It’s been a very busy year and although we should have attempted this much earlier in the year, we decided that June 1st was the best we could do. We were able to source some great queen cells and queens from other breeders and have made all of our splits so far off those genetics. We have a booming, friendly little hive in our backyard and decided it was time to take a stab at queen rearing from these gorgeous girls.
I waited until time had passed to write this blog post and I guess the best way to describe this experience was a “failure” for all intents and purposes. However, I learned a lot and was able to ask a lot more questions to the real queen rearing professionals in order to do better next time.
A few highlights on my learning journey:
Don’t graft with a flashlight on your head outside with angry bees.
When grafting, if you don’t pick up the larvae cleanly (i.e. without touching the side walls, without turning the larvae over, etc.) – trash it and try again.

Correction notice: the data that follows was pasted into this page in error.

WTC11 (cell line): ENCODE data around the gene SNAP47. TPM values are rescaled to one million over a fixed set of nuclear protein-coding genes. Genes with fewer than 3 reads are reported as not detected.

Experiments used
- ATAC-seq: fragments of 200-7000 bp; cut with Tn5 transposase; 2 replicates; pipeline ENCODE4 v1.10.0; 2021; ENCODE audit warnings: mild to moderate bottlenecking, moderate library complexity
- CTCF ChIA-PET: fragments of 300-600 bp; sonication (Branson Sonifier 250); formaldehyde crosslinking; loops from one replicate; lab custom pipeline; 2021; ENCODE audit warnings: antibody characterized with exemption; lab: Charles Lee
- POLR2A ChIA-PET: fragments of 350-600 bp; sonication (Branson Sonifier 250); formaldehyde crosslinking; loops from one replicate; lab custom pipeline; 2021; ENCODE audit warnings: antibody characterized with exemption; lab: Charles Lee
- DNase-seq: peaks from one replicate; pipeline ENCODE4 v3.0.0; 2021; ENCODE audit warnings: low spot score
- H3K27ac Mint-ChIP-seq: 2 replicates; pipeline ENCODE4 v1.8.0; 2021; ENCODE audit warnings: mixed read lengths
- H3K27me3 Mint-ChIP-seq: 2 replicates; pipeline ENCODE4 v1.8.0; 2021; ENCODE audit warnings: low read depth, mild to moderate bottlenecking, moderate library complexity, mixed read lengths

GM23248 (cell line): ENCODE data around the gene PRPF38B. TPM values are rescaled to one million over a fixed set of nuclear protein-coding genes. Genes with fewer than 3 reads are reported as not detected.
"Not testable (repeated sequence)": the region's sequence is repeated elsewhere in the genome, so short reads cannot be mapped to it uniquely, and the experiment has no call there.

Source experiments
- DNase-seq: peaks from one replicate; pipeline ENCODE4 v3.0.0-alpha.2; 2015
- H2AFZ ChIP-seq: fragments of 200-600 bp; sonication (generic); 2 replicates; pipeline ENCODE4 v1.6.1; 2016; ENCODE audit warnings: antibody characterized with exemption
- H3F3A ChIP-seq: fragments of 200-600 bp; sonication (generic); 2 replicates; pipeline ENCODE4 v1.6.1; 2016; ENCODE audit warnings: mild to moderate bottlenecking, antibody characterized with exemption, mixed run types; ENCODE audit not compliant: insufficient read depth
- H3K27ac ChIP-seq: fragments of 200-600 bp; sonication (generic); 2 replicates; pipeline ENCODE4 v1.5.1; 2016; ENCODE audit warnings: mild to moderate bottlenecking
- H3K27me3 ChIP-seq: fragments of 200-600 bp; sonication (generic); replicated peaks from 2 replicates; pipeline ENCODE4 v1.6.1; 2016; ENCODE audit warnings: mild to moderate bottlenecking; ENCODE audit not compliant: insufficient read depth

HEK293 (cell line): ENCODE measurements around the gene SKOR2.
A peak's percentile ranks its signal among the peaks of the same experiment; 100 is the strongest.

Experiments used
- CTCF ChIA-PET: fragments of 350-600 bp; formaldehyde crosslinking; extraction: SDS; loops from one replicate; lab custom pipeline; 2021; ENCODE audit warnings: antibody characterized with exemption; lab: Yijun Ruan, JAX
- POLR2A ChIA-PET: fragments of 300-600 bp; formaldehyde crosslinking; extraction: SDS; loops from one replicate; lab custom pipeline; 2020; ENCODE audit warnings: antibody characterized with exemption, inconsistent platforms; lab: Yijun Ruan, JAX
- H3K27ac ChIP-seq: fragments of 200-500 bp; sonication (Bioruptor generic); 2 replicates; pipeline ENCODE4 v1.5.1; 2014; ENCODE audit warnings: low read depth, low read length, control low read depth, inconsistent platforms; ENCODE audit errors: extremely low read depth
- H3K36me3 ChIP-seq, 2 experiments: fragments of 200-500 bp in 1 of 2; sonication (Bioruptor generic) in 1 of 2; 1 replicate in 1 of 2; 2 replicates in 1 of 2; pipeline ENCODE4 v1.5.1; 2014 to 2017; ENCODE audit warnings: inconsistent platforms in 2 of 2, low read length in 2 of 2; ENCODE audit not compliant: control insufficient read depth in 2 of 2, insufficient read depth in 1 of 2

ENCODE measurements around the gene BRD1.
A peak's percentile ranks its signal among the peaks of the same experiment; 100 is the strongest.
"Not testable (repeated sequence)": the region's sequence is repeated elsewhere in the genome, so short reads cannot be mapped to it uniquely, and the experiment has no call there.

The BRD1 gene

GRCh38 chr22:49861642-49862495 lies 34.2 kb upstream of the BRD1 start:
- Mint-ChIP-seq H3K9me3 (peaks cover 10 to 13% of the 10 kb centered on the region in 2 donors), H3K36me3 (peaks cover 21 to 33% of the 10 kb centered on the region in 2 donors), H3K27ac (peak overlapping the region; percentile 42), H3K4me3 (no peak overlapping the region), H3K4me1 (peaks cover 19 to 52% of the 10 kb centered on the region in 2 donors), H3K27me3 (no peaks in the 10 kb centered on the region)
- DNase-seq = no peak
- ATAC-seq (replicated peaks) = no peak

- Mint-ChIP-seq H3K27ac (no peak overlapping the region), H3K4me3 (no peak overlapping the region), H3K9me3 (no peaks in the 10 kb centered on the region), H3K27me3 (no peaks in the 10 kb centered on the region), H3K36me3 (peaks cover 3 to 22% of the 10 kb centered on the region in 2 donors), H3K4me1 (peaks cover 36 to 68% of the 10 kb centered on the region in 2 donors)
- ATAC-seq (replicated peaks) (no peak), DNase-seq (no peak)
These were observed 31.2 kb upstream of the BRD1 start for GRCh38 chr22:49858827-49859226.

Make sure the plastic or wax cells are very clean.
If you prime the cells with royal jelly, make sure you are careful when placing the larvae in – they can drown.
These may seem super obvious and they probably are, but something about “doing” and learning from your mistakes helps the lesson stick so get out there and try for yourself – it’s a fun and interesting process. We used the Cloake Board method for queen rearing and it’s neat to see the bees react to the stimulus of being queenless to get the job done for your new queen cells. Now, next time, we’ll have a more successful graft!